Lupe Fiasco has been in a clouded musical state for years now. Besides his Twitter rants and constant chatter of retiring, there wasn’t much coming from the past hip-hop icon.
@LupeFiasco thought you retired from music
— MlaziSmartMampara (@Themko) January 22, 2017
— DROGASLight Out Now! (@LupeFiasco) January 22, 2017
He mentioned retirement after receiving hate on his “N.E.R.D” freestyle. But retirement obviously wasn’t in his future, since Fiasco ended up releasing his latest, DROGAS Light, and has claimed two more albums are in the works.
Many listeners probably never gave his music a listen after his platinum album Lasers came out, which was a shining moment for the artist — it catapulted him onto the charts. People figured he was more of a “one-and-done” artist after hearing that album. This was even more apparent when he released another album the following year that wasn’t received nearly as well, titled Food & Liquor II: The Great American Rap Album. Something really good came out of his success off Lasers though — the album enabled him to the connect with the growing community of melodic rappers.
The Chicago native has taken an interesting turn in the past few years. He has moved away from the happy-go-lucky style of Lasers and has now become a bit more matured. Instead of the diluted lyrics seen in Food & Liquor II, there now is truth.
With a three-year period before the release of his next album, his new storytelling style and flow showed growth. Yet, his 2015 album Tetsuo & Youth still wasn’t received any better, even with the change. Though they have not been received well, Tetsuo & Youth and DROGAS Light appear to have capitalized on his departure from Atlantic Records in 2014 — leaving the label has allowed for more creative freedom.
DROGAS Light is littered with big names such as Rick Ross, Ty Dolla $ign, Big K.R.I.T. and more. There also seems to be two personas of Fiasco reflected on the album. One Fiasco is more of a conceptual and political guy, while the other is one of a light-hearted party animal. The numerous features on the album serve to bring out these two sides.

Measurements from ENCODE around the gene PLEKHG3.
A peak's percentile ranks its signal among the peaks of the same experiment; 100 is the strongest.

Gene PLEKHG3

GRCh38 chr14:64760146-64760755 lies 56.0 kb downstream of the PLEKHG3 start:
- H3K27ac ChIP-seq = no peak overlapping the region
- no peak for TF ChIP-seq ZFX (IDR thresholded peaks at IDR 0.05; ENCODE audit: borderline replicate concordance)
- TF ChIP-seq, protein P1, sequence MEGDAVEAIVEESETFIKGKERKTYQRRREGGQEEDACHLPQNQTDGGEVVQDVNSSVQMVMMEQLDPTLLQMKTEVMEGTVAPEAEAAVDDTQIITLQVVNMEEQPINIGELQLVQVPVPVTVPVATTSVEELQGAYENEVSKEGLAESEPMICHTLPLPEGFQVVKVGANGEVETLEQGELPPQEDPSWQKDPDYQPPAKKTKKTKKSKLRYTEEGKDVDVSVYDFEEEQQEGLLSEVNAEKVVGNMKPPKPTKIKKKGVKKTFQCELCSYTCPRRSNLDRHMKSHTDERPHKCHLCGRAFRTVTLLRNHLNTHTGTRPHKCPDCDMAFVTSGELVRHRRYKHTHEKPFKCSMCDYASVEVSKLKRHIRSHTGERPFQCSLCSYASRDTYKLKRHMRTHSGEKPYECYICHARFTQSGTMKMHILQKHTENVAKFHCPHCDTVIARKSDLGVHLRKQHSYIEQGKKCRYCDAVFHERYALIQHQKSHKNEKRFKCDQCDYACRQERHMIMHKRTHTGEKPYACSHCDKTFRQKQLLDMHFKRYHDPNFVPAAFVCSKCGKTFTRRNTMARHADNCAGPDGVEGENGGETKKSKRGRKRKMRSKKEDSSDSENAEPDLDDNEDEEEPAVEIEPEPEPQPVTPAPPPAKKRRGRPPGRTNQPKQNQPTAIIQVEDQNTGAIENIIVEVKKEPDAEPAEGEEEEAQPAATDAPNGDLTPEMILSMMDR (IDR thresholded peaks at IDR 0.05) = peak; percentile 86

“Dopamine,” the opening track of the album, summarizes the song in its literal definition. It refers to a neurotransmitter that controls our body’s reward and pleasure centers. It has to deal with love, lust, motivation and other cravings. While he isn’t so literal in the song, it is the basic underlying premise. Fiasco has had a good time tied up in fame and fortune, but is now becoming a bit more “real.” He is light-hearted about it in the song, but seriously reflects on the neighborhoods he grew up in.
On the following track, titled “NGL,” there is talk of his hometown and the violence: “Wake up and hear shots / mean another ni**a got his tear drops.” These tracks, along with the next two, “Promise” and “Made in the USA,” are presented in a low-key trap style.
Without the relatable, fun aspects that used to be present in the energetic rapper’s music, it becomes hard to finish listening to the album. It was easy to listen and become addicted to his older, catchy flow. But, for one who hasn’t heard his music before, his new work might be an uninteresting introduction and album in general.
Just as one might be thinking about switching off the music, though, there is an essential track to hear titled, “City of the Year.”
In the song, Fiasco reflects on Chicago as being the most influential this year, not only in the cultural spectrum but also with music. After seeing Chance the Rapper win a few Grammys, this could be a fact. Chicago rap is as alive as it ever has been but has now been put on a pedestal, which helps greatly with Fiasco’s recognition.
Though the middle of the album was not so great, later in the album there is a switch in flow, leading to a track that contains a jazzy nature, titled “Kill.” Though it was reflecting on strip clubs, there was a nice gospel switch up at the end of the track.
The next two songs, “Law” and “Pick Up The Phone,” definitely could have been left off the album. It would have been nice to keep the transition going from a nice jazzy flow into “It’s Not Design.”
On the final three songs of the album, he seemed to bring back some style from Lasers. There was finally a catchy flow present and it tied in the storytelling. With the outro, “More Than My Heart,” Fiasco reflects on his family ties and support, which is always a good way to finish up an album.
The hip-hop artist already has new plans in the works — two more albums, DROGAS and Skull. Until then, it’s hard to see whether his career will be a successful or pitiful “supposed” retirement.